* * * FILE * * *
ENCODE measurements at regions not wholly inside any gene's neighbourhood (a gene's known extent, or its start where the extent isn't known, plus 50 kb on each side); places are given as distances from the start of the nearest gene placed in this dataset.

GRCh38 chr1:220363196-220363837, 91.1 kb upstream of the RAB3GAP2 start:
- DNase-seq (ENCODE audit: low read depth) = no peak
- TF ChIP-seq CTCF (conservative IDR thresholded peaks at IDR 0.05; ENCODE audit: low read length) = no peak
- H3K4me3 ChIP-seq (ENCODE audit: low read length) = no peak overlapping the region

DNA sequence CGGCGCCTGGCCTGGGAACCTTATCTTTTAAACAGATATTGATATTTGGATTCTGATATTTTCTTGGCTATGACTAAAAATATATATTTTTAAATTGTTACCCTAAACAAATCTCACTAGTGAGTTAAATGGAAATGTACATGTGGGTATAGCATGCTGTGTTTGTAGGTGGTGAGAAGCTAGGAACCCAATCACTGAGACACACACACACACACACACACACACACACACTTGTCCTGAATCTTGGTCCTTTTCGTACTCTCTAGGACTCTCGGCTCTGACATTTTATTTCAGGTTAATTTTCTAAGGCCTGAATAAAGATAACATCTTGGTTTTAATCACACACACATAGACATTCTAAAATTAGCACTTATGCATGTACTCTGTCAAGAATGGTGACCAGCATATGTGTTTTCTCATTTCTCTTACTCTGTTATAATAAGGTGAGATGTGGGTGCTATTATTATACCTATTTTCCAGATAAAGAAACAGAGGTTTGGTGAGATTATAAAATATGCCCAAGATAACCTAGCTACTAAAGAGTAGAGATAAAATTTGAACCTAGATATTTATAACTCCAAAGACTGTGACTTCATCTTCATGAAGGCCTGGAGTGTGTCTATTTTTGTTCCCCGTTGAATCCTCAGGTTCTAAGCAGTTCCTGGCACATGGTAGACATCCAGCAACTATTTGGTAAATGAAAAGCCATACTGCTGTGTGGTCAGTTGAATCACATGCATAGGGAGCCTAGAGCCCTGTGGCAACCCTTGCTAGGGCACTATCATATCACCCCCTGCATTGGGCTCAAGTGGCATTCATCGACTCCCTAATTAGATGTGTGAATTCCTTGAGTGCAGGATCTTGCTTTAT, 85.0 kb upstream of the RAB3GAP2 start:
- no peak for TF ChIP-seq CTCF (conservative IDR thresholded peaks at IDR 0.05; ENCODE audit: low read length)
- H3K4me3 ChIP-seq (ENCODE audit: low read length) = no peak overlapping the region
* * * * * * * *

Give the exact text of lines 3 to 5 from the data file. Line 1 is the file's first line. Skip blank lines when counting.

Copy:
- DNase-seq (ENCODE audit: low read depth) = no peak
- TF ChIP-seq CTCF (conservative IDR thresholded peaks at IDR 0.05; ENCODE audit: low read length) = no peak
- H3K4me3 ChIP-seq (ENCODE audit: low read length) = no peak overlapping the region